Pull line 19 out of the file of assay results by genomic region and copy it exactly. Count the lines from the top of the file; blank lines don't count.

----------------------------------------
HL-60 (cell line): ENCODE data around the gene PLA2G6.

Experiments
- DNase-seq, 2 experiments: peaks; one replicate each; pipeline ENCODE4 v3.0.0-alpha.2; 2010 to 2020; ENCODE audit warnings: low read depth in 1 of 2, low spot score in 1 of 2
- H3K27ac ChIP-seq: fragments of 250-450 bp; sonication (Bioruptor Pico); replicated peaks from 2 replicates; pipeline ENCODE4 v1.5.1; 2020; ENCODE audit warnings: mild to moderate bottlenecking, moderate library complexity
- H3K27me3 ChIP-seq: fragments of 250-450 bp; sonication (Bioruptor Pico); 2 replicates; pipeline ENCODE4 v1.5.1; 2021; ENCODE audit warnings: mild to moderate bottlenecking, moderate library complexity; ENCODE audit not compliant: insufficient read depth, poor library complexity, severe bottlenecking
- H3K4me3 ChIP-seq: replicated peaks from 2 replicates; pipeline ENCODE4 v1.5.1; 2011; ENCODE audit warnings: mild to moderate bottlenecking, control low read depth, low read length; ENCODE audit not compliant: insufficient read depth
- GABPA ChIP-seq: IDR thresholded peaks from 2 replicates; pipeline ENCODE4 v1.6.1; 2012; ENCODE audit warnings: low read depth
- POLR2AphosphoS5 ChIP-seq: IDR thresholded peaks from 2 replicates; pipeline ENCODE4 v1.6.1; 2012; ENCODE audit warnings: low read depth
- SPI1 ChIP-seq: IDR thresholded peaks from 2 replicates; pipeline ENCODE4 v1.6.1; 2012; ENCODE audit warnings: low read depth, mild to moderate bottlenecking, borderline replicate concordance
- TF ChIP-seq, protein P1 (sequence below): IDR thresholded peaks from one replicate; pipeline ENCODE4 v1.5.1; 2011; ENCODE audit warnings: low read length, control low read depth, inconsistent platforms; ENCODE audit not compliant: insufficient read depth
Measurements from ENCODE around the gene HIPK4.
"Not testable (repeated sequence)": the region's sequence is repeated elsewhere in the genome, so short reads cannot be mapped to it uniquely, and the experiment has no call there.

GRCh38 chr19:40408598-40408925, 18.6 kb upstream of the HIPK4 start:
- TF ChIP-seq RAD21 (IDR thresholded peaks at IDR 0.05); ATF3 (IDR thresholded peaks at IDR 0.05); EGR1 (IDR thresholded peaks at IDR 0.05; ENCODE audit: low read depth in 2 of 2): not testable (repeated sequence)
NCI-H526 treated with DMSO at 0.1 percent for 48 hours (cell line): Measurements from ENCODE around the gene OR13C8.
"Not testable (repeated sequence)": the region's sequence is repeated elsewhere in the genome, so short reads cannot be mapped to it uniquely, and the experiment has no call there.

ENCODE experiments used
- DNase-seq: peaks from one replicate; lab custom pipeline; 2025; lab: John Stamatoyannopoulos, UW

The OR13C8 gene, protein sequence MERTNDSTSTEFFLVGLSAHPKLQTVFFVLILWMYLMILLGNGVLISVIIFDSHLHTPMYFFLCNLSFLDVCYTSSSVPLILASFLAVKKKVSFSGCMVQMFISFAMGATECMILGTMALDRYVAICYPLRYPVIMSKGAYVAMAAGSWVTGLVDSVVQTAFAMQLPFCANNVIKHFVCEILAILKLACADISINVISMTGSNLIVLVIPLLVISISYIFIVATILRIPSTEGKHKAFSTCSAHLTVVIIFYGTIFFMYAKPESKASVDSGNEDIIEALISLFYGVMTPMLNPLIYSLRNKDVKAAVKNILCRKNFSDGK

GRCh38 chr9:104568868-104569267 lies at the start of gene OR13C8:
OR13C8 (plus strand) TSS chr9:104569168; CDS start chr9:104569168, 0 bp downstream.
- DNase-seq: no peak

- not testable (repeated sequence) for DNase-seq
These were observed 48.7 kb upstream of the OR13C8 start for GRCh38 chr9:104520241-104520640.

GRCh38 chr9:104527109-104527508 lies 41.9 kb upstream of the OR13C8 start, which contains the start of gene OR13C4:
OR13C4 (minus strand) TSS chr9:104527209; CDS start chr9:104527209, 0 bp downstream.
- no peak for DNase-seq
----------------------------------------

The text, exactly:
The OR13C8 gene, protein sequence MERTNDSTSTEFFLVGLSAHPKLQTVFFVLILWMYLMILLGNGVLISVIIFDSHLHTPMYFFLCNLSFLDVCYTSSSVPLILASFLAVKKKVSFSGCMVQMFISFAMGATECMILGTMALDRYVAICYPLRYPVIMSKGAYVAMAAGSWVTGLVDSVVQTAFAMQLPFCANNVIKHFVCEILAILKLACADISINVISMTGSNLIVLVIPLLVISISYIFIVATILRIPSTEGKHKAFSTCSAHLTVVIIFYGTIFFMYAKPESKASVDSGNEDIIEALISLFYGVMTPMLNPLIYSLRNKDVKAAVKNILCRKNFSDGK